Characterization of a Francisella tularensis-caenorhabditis elegans pathosystem for the evaluation of therapeutic compounds

Elamparithi Jayamani, Nagendran Tharmalingam, Rajmohan Rajamuthiah, Jeffrey J. Coleman, Wooseong Kim, Ikechukwu Okoli, Ana M. Hernandez, Kiho Lee, Gerard J. Nau, Frederick M. Ausubel, Eleftherios Mylonakis

Research output: Contribution to journalArticlepeer-review

15 Scopus citations


Francisella tularensis is a highly infectious Gram-negative intracellular pathogen that causes tularemia. Because of its potential as a bioterrorism agent, there is a need for new therapeutic agents. We therefore developed a whole-animal Caenorhabditis elegans-F. tularensis pathosystem for high-throughput screening to identify and characterize potential therapeutic compounds. We found that the C. elegans p38 mitogen-activate protein (MAP) kinase cascade is involved in the immune response to F. tularensis, and we developed a robust F. tularensis-mediated C. elegans killing assay with a Z= factor consistently of 0.5, which was then utilized to screen a library of FDA-approved compounds that included 1,760 small molecules. In addition to clinically used antibiotics, five FDA-approved drugs were also identified as potential hits, including the anti-inflammatory drug diflunisal that showed anti-F. tularensis activity in vitro. Moreover, the nonsteroidal anti-inflammatory drug (NSAID) diflunisal, at 4 MIC, blocked the replication of an F. tularensis live vaccine strain (LVS) in primary human macrophages and nonphagocytic cells. Diflunisal was nontoxic to human erythrocytes and HepG2 human liver cells at concentrations of 32 g/ml. Finally, diflunisal exhibited synergetic activity with the antibiotic ciprofloxacin in both a checkerboard assay and a macrophage infection assay. In conclusion, the liquid C. elegans-F. tularensis LVS assay described here allows screening for anti-F. tularensis compounds and suggests that diflunisal could potentially be repurposed for the management of tularemia.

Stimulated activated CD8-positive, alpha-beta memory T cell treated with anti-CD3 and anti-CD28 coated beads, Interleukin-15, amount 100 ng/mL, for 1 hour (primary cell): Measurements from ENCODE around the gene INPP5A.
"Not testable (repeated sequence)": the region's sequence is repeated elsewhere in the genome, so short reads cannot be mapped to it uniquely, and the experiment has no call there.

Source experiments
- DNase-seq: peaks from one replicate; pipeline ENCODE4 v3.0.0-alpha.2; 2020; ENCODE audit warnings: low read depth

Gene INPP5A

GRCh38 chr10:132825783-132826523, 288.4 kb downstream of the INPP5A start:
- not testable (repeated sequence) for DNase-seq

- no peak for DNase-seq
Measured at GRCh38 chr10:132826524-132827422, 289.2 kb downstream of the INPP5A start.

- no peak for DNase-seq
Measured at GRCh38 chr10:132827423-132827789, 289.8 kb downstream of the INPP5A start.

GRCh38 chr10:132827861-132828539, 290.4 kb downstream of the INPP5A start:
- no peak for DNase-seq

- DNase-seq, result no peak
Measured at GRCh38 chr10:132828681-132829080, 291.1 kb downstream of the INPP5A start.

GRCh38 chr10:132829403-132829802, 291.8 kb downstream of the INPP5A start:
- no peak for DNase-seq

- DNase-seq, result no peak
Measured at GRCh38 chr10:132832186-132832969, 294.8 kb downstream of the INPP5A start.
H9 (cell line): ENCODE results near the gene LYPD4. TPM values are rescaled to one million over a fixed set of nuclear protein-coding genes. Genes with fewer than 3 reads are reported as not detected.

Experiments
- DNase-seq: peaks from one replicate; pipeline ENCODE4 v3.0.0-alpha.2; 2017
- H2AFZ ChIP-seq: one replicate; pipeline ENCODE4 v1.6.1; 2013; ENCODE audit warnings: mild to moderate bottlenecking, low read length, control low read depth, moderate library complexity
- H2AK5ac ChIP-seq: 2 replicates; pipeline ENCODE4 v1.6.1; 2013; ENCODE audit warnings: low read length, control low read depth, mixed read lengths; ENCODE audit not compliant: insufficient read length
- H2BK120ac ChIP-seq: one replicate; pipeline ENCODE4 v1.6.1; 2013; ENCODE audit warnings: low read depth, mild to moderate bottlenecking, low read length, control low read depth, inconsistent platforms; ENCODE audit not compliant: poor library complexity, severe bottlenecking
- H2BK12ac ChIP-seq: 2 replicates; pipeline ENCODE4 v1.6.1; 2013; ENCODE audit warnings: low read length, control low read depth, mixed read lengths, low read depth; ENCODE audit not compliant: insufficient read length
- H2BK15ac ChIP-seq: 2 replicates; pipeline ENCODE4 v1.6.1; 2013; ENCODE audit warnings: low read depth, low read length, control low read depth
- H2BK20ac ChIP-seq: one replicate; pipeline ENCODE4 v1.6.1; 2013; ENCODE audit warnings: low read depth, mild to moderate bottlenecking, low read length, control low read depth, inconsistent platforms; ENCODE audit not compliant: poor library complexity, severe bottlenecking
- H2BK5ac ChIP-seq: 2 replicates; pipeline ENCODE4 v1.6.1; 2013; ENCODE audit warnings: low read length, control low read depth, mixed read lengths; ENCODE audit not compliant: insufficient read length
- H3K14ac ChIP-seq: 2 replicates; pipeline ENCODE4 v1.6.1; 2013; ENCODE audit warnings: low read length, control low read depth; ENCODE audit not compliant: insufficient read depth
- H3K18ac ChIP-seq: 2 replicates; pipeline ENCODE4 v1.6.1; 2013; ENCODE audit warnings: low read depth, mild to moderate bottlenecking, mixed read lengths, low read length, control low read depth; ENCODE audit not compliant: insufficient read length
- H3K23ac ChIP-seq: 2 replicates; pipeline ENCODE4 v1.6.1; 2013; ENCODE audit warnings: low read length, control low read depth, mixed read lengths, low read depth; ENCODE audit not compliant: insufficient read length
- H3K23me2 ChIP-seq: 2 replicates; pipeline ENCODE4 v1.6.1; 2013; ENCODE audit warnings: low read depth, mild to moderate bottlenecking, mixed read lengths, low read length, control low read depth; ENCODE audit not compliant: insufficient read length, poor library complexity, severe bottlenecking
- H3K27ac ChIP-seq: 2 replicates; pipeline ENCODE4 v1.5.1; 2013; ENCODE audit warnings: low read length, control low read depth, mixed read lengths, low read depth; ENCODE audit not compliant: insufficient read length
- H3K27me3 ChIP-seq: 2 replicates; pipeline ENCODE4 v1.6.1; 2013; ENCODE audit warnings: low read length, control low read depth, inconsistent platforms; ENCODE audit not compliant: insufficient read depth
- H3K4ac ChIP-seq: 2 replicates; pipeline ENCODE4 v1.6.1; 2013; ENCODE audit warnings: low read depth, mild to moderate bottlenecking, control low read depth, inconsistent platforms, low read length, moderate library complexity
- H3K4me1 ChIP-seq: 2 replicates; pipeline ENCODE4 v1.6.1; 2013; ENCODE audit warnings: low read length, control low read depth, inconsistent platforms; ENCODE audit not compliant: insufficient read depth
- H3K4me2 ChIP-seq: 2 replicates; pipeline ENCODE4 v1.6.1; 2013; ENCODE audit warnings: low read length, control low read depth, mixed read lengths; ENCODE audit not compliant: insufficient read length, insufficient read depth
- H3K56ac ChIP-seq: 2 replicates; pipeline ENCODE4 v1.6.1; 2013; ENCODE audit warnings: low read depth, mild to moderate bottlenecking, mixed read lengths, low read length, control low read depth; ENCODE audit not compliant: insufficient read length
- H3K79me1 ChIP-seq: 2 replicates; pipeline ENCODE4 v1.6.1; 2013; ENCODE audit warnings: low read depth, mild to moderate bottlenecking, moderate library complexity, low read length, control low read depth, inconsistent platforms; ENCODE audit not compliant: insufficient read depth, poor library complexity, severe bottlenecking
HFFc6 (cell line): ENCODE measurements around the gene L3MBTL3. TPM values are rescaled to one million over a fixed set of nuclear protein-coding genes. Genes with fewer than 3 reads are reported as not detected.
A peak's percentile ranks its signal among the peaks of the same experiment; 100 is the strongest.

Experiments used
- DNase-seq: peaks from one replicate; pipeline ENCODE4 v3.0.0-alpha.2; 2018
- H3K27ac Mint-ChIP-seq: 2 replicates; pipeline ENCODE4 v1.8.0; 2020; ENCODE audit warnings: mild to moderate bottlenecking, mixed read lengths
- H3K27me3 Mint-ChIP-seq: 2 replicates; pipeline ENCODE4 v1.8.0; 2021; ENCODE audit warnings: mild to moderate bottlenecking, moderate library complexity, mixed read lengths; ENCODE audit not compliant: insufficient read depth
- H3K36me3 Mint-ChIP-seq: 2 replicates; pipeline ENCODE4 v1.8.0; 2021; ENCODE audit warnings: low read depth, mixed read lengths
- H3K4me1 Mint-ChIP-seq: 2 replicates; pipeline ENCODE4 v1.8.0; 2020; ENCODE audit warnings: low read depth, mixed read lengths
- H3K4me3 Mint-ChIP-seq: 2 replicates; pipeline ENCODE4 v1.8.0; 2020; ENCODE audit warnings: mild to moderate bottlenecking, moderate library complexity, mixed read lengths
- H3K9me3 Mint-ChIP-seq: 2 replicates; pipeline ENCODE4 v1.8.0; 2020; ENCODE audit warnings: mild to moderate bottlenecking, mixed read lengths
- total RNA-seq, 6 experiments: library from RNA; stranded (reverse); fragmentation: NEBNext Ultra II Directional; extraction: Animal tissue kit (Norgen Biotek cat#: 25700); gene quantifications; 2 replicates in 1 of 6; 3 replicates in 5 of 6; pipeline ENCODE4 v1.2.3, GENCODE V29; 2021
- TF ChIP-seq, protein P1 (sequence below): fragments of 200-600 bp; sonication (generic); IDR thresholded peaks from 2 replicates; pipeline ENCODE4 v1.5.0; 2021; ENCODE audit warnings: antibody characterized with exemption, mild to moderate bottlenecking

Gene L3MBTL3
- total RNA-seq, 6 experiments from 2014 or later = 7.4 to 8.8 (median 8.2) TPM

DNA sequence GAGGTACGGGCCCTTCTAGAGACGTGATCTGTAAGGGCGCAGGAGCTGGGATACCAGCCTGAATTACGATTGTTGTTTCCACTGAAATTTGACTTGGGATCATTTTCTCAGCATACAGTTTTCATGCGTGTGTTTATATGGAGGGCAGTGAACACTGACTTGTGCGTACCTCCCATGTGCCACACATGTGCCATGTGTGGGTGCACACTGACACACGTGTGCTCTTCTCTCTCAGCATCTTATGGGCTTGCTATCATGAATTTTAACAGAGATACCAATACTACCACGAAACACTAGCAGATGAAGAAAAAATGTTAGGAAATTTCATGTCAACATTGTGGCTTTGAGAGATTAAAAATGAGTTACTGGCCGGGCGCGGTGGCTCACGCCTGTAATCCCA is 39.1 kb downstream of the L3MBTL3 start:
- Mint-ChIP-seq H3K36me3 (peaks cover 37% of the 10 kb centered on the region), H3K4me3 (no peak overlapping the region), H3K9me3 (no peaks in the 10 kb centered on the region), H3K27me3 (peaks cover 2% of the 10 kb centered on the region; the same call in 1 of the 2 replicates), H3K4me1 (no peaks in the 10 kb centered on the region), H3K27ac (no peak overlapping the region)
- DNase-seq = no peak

Original languageEnglish
Article numbere00310-17
JournalAntimicrobial Agents and Chemotherapy
Issue number9
StatePublished - Sep 2017

Bibliographical note

Publisher Copyright:
Copyright © 2017 American Society for Microbiology. All Rights Reserved.


  • Antibiotic
  • Caenorhabditis elegans
  • Diflunisal
  • Drug repurposing
  • Francisella
  • High-throughput screen
  • Tularemia


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